Why such an extreme event? “I can’t change the fact that I can't see,” he explains, “but I can choose how I respond to it. I could lie in bed, or I could go and compete in some of the most challenging and rewarding races in the world. Not much of a choice is it, really?”
NOTE: Later this year, Pollock plans
to compete in the Race the Rockies, a 30-day running, mountain biking
and canoeing race across more than 2,000 miles in Western Canada. The
race starts July 8—and he’s still looking for a race
some people, staying healthy is actually pretty simple. It amounts
to fighting off the smaller stuff (colds, flu, infections) and avoiding
the larger stuff like cancer and heart disease. Call it a “two-point” avoidance
Love Your Spuds. It’s the poster child for carbohydrates and America’s
favorite vegetable. Baked or roasted (not deep-fried or smothered in
cheese), it’s also a nutritionist’s dream, delivering potassium
(each packs more than 20 percent of your Daily Value), antioxidants and
fiber (about three grams or 12 percent of your DV).
Get saucy. Tomatoes are the current darling of researchers, thanks to
high concentrations of antioxidants (including lycopene, one of the most
potent). To get the most disease-fighting benefit from your tomatoes,
opt for cooked products, like spaghetti sauce (heating makes lycopene
Learn Labelese. “Lite” foods sell like (reduced-calorie)
hotcakes – but what, exactly, are they? The United States Department
of Agriculture defines “Lite” (or “Light”) as
containing at least a third of the calories (and half the fat) of comparable
products — not necessarily “non-fattening” or even “healthy.” The
bottom line: Read the label to determine exactly what’s in there.
Fill ‘er Up. Losing weight
is a losing battle when you’re
trying to ignore a rumbling stomach. Your best bet: Combining filling,
high-fiber grains and vegetables -- leafy ones (salad greens, broccoli)
and starchy ones (potatoes, corn, squash) -- with smaller amounts of
stick-to-your ribs proteins and unsaturated fats.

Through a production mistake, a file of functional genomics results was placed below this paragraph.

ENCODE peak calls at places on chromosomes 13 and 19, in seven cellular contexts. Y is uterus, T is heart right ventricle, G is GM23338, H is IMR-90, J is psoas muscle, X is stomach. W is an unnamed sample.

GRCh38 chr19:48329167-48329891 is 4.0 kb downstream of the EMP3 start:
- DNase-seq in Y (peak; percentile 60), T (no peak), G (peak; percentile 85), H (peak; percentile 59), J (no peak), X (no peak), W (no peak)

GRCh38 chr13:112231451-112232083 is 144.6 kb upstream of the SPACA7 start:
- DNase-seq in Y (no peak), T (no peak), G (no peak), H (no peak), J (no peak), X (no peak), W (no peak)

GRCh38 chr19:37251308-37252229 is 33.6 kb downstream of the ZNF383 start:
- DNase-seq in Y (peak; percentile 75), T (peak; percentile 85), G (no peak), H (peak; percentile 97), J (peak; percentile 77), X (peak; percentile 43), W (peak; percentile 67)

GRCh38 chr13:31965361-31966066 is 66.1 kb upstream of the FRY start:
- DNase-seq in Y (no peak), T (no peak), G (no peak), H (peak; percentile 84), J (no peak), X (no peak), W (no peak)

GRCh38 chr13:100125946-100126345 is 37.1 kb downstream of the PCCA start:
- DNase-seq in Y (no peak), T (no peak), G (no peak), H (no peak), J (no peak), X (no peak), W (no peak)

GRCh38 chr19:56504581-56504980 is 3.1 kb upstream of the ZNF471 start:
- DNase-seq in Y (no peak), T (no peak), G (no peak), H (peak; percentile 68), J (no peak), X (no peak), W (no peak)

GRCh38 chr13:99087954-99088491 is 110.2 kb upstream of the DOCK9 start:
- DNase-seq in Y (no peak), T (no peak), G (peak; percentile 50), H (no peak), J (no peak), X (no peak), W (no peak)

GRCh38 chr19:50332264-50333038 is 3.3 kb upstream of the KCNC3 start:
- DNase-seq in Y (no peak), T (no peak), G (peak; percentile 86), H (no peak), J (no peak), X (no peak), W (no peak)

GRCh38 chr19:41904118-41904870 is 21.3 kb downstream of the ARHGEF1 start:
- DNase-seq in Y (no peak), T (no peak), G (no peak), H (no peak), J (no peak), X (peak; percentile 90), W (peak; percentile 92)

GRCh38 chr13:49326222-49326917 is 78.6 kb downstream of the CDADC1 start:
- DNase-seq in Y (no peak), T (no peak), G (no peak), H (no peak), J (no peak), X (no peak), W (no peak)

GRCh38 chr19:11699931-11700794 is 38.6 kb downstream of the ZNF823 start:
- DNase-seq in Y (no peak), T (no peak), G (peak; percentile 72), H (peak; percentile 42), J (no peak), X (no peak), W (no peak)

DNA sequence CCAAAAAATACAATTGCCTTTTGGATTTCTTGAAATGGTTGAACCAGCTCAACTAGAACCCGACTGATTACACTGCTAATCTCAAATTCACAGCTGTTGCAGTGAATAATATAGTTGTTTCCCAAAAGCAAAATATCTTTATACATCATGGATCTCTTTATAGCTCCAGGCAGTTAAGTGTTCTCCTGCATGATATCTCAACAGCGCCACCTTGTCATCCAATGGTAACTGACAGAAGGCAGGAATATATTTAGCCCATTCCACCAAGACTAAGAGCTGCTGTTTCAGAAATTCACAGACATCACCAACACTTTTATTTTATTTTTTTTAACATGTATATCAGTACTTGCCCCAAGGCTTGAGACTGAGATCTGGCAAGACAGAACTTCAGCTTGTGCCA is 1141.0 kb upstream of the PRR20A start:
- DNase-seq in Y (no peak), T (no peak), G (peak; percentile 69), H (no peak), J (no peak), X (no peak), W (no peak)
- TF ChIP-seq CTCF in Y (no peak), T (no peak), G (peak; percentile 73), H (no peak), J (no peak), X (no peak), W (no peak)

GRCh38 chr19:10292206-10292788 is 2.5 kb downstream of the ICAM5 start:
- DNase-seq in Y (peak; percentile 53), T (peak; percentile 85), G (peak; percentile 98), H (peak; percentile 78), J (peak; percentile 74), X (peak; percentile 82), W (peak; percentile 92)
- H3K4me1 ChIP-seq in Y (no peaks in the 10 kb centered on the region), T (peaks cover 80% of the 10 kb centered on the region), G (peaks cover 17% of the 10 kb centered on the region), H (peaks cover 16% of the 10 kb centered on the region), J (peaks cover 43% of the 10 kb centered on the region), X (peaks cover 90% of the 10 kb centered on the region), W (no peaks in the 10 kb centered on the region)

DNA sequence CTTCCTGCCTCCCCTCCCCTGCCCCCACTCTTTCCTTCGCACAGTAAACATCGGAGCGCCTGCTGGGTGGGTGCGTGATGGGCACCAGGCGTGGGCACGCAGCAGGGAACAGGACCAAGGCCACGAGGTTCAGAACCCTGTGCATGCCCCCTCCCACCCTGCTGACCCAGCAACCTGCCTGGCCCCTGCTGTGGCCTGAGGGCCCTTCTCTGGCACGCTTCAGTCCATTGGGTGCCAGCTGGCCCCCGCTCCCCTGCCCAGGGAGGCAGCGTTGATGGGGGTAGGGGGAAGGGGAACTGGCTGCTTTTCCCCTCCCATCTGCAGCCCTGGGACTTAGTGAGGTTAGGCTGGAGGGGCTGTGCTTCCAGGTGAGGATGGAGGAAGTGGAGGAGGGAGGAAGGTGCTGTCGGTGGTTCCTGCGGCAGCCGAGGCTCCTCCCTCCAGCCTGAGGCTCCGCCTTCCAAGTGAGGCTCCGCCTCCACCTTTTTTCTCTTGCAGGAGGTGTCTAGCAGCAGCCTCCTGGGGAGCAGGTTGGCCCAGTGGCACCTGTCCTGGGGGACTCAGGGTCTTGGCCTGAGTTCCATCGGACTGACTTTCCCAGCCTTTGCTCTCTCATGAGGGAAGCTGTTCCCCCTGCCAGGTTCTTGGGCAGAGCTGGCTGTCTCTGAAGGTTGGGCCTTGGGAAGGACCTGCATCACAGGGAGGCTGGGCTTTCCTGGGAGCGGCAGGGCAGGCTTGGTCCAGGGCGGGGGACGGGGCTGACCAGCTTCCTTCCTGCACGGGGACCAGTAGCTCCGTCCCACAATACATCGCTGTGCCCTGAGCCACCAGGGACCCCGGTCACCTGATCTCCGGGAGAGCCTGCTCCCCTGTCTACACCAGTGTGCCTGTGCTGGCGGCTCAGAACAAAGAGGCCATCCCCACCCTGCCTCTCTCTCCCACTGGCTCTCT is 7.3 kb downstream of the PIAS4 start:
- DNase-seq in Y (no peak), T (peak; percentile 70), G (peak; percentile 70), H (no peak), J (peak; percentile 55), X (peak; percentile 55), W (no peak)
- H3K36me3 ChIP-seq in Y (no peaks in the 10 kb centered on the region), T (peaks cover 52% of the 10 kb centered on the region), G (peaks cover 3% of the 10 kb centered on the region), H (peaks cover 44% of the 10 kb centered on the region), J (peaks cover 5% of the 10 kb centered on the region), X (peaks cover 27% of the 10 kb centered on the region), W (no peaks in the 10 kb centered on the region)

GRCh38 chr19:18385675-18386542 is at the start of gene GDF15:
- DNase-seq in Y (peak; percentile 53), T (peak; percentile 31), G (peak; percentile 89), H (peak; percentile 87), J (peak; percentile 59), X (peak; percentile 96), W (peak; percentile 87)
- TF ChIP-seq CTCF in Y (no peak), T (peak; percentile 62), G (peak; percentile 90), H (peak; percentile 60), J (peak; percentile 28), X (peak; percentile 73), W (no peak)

Heal the Burn. Heartburn strikes
millions — often during exercise — but
antacids aren’t the only answer (and popping too many can cause
other problems). To prevent it, skip protein- and fat-rich foods (or
big meals) before workouts and drink plenty of water and diluted sports
drinks (dehydration only makes things worse).
Make Olive Your Only Oil. Toss
the margarine and butter. Olive oil contains heart-healthy unsaturated
fat, not artery-clogging saturated (or trans)
fat. And recent research shows that dipping your bread in olive oil instead
of smearing it with butter means you’ll eat less bread (and fewer
Fight Trans Fat. Meet your new
enemy: trans fat, which lurks in many processed foods, raises “bad” cholesterol and contributes
to heart disease – just like saturated fat. But unlike saturated
fat, it’s not listed on labels (it will be, starting in 2006).
In the meantime, avoid it by avoiding foods containing hydrogenated oils.
Steep Well. Numerous
studies show that green and black tea contain catechins, antioxidant
compounds that may help prevent several diseases. To reap
all those rewards, skip the instant powders in favor of old-fashioned
tea bags or loose tea leaves – then add boiling water and steep
for several minutes before drinking.
Save Your Skin. Cancer’s on the rise, but sunscreen isn’t
enough (research shows it can actually increase your risk by encouraging
you to stay
out too long). The latest recommendations call for lotion plus some old-fashioned
common sense: Use hats and clothing to cover up, and avoid the midday sun.
Stop Portion Distortion. Research shows
that Americans consistently overestimate
serving sizes — and underestimate how much we’re eating. Look at
it this way: A serving of rice or pasta should fit into half of a tennis ball,
and a serving of meat or fish is no bigger than your Palm Pilot.
Be Salad Smart. A new report from the
Physicians Committee for Responsible Medicine found many fast-food salads, including
McDonald’s Crispy Chicken Salad
and Wendy’s Chicken BLT Salad, can pack more fat and calories than a Big
Mac. Best bets: Au Bon Pain’s Garden Salad and Subway’s Veggie Delite.
Reach for Chocolate. New research shows
that chocolate actually fights heart disease, thanks to antioxidant flavonoids
in the cocoa powder. For maximum health
benefits (and palate pleasing), choose dark chocolate (with more cocoa) and savor